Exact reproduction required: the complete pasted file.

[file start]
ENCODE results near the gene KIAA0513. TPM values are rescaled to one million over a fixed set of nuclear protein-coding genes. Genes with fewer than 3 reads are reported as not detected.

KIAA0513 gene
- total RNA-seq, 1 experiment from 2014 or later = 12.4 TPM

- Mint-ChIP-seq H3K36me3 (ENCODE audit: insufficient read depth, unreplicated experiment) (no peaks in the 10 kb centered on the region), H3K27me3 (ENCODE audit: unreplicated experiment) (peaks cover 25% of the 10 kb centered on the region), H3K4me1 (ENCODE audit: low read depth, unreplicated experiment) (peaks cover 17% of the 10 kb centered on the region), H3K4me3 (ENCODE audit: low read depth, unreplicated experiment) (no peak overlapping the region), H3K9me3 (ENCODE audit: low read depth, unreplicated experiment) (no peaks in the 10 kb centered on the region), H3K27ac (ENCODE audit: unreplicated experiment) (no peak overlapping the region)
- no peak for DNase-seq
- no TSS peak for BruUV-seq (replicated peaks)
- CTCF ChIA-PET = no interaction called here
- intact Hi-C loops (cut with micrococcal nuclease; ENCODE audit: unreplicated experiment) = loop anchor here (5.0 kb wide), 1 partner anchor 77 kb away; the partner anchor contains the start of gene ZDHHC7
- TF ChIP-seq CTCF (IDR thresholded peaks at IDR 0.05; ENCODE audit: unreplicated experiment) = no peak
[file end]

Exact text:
ENCODE results near the gene KIAA0513. TPM values are rescaled to one million over a fixed set of nuclear protein-coding genes. Genes with fewer than 3 reads are reported as not detected.

KIAA0513 gene
- total RNA-seq, 1 experiment from 2014 or later = 12.4 TPM

- Mint-ChIP-seq H3K36me3 (ENCODE audit: insufficient read depth, unreplicated experiment) (no peaks in the 10 kb centered on the region), H3K27me3 (ENCODE audit: unreplicated experiment) (peaks cover 25% of the 10 kb centered on the region), H3K4me1 (ENCODE audit: low read depth, unreplicated experiment) (peaks cover 17% of the 10 kb centered on the region), H3K4me3 (ENCODE audit: low read depth, unreplicated experiment) (no peak overlapping the region), H3K9me3 (ENCODE audit: low read depth, unreplicated experiment) (no peaks in the 10 kb centered on the region), H3K27ac (ENCODE audit: unreplicated experiment) (no peak overlapping the region)
- no peak for DNase-seq
- no TSS peak for BruUV-seq (replicated peaks)
- CTCF ChIA-PET = no interaction called here
- intact Hi-C loops (cut with micrococcal nuclease; ENCODE audit: unreplicated experiment) = loop anchor here (5.0 kb wide), 1 partner anchor 77 kb away; the partner anchor contains the start of gene ZDHHC7
- TF ChIP-seq CTCF (IDR thresholded peaks at IDR 0.05; ENCODE audit: unreplicated experiment) = no peak